The Vestibular Disorder Association started the Balance Awareness Week in 1997 to spread awareness about balance disorders.
What is Balance?
Balance is the ability to maintain the body’s center of gravity over its base of support. A properly functioning balance system allows us to see clearly while moving, identify the position of our posture, determine direction and speed of movement, and make automatic adjustments to maintain our posture and stability in various conditions and activities.
Our balance is composed of three major sensory systems: vision, vestibular and somatosensory.
We use our vision to sense how we are moving in space. As we move through our environment we visually sense how fast we are moving, what direction we are going in, and our positioning relative to other things around us. Changes to our vision can ultimately affect our balance.
The vestibular system refers to our inner ear. This system is very specialized and can sense small changes in our posture and motion. It helps our body understand where we are in space, what position we are in and the speed, direction and acceleration of our movement. Changes to our vestibular system often result in symptoms of dizziness, motion sickness, and imbalance.
The somatosensory system is a term to describe all of the physical sensations we have. This includes our tactile sense, like being able to feel the floor underneath of our feet, and our joint position sense, the ability to feel what position our joints are in. Changes to sensation, like with neuropathy, can make it difficult for the body to sense how the body is positioned and moving through space and ultimately impair your balance.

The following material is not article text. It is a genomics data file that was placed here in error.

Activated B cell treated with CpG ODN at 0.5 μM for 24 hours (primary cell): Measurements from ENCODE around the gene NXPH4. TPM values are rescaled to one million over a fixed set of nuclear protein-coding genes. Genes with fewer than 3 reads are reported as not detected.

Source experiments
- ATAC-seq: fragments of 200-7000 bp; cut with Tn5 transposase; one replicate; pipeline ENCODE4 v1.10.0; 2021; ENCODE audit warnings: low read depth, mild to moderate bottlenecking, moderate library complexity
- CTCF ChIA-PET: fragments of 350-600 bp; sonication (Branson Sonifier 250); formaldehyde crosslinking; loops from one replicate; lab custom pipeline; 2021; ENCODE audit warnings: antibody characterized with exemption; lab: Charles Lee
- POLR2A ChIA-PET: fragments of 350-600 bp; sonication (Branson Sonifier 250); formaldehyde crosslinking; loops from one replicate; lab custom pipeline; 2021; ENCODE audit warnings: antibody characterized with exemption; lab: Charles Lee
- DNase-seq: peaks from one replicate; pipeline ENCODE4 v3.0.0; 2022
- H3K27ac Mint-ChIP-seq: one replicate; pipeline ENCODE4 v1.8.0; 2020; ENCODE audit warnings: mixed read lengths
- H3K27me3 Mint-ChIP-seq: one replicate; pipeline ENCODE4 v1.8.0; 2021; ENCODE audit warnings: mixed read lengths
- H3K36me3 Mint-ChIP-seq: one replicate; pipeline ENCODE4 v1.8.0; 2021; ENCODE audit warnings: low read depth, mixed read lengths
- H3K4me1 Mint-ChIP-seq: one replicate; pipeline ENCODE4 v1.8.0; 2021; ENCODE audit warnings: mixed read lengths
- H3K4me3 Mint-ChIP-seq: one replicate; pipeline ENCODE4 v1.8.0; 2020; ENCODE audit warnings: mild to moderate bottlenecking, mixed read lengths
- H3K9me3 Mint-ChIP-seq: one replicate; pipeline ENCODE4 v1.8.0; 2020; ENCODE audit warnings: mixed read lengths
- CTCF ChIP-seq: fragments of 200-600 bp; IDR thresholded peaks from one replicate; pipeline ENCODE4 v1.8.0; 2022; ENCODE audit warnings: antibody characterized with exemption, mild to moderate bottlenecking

Why is Balance so Important?
Balance impairments are dangerous because they can lead to falls. Each year, 3 million older adults are treated in the emergency room due to a fall. Falls are also the most common cause of traumatic brain injury and hip fractures, both of which can be fatal or severely life limiting. Preventing falls is a big topic during Balance Awareness Week!
How to Prevent Falls:
Talk to Your Doctor
- Ask your doctor or healthcare provider to evaluate your risk for falling and talk with them about specific things you can do.
- Ask your doctor or pharmacist to review your medicines to see if any might make you dizzy or sleepy. This should include prescription medicines and over-the counter medicines.
- Ask your doctor or healthcare provider about taking vitamin D supplements.
Strengthening and Balance Exercise
- Seeing a physical therapist can help to strengthen your body and balance systems to improve your balance and ultimately reduce your risk of falls.
- Staying active with regular exercise is also beneficial.
Have Your Eyes Checked
- Have your eyes checked by an eye doctor at least once a year
- Update your eyeglasses if needed
Make Your Home Safer
- Get rid of things you could trip over.
- Add grab bars inside and outside your tub or shower and next to the toilet.
- Put railings on both sides of stairs.
- Make sure your home has lots of light by adding more or brighter light bulbs.
Balance and Fall Prevention are important topics to speak with your elderly family members and friends about! If you or someone you know is concerned about their balance or has fallen, schedule an initial balance evaluation with us today!